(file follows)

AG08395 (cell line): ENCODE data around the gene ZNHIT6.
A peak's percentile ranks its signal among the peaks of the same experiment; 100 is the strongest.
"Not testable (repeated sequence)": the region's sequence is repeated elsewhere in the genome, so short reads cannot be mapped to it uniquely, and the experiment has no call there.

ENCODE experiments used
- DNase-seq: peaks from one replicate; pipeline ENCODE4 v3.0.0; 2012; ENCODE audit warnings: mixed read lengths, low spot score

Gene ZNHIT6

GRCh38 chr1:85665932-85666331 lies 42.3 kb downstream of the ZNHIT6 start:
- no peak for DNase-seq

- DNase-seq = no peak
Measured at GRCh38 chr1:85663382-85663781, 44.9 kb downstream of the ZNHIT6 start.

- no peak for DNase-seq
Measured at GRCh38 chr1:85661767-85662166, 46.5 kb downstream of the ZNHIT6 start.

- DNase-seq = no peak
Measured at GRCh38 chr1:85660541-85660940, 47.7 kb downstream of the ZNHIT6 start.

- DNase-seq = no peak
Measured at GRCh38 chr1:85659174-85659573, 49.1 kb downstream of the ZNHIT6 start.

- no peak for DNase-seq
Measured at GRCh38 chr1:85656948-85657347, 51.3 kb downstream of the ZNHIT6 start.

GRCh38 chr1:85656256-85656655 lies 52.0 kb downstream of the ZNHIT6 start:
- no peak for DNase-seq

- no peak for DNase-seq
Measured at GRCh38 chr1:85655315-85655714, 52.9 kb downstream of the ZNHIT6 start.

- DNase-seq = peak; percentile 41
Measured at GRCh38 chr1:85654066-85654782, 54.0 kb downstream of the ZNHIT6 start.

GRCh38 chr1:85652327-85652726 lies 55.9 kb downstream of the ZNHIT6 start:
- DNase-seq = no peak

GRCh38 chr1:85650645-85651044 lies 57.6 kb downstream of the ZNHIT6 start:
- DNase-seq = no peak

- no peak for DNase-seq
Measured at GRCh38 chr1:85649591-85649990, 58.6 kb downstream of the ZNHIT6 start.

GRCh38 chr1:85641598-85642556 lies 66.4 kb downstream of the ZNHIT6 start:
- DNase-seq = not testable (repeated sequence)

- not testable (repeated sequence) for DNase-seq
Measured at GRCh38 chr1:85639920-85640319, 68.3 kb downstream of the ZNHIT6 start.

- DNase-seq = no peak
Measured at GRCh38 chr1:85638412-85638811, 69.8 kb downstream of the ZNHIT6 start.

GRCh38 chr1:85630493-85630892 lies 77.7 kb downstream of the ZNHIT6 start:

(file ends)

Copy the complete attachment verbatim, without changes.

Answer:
AG08395 (cell line): ENCODE data around the gene ZNHIT6.
A peak's percentile ranks its signal among the peaks of the same experiment; 100 is the strongest.
"Not testable (repeated sequence)": the region's sequence is repeated elsewhere in the genome, so short reads cannot be mapped to it uniquely, and the experiment has no call there.

ENCODE experiments used
- DNase-seq: peaks from one replicate; pipeline ENCODE4 v3.0.0; 2012; ENCODE audit warnings: mixed read lengths, low spot score

Gene ZNHIT6

GRCh38 chr1:85665932-85666331 lies 42.3 kb downstream of the ZNHIT6 start:
- no peak for DNase-seq

- DNase-seq = no peak
Measured at GRCh38 chr1:85663382-85663781, 44.9 kb downstream of the ZNHIT6 start.

- no peak for DNase-seq
Measured at GRCh38 chr1:85661767-85662166, 46.5 kb downstream of the ZNHIT6 start.

- DNase-seq = no peak
Measured at GRCh38 chr1:85660541-85660940, 47.7 kb downstream of the ZNHIT6 start.

- DNase-seq = no peak
Measured at GRCh38 chr1:85659174-85659573, 49.1 kb downstream of the ZNHIT6 start.

- no peak for DNase-seq
Measured at GRCh38 chr1:85656948-85657347, 51.3 kb downstream of the ZNHIT6 start.

GRCh38 chr1:85656256-85656655 lies 52.0 kb downstream of the ZNHIT6 start:
- no peak for DNase-seq

- no peak for DNase-seq
Measured at GRCh38 chr1:85655315-85655714, 52.9 kb downstream of the ZNHIT6 start.

- DNase-seq = peak; percentile 41
Measured at GRCh38 chr1:85654066-85654782, 54.0 kb downstream of the ZNHIT6 start.

GRCh38 chr1:85652327-85652726 lies 55.9 kb downstream of the ZNHIT6 start:
- DNase-seq = no peak

GRCh38 chr1:85650645-85651044 lies 57.6 kb downstream of the ZNHIT6 start:
- DNase-seq = no peak

- no peak for DNase-seq
Measured at GRCh38 chr1:85649591-85649990, 58.6 kb downstream of the ZNHIT6 start.

GRCh38 chr1:85641598-85642556 lies 66.4 kb downstream of the ZNHIT6 start:
- DNase-seq = not testable (repeated sequence)

- not testable (repeated sequence) for DNase-seq
Measured at GRCh38 chr1:85639920-85640319, 68.3 kb downstream of the ZNHIT6 start.

- DNase-seq = no peak
Measured at GRCh38 chr1:85638412-85638811, 69.8 kb downstream of the ZNHIT6 start.

GRCh38 chr1:85630493-85630892 lies 77.7 kb downstream of the ZNHIT6 start: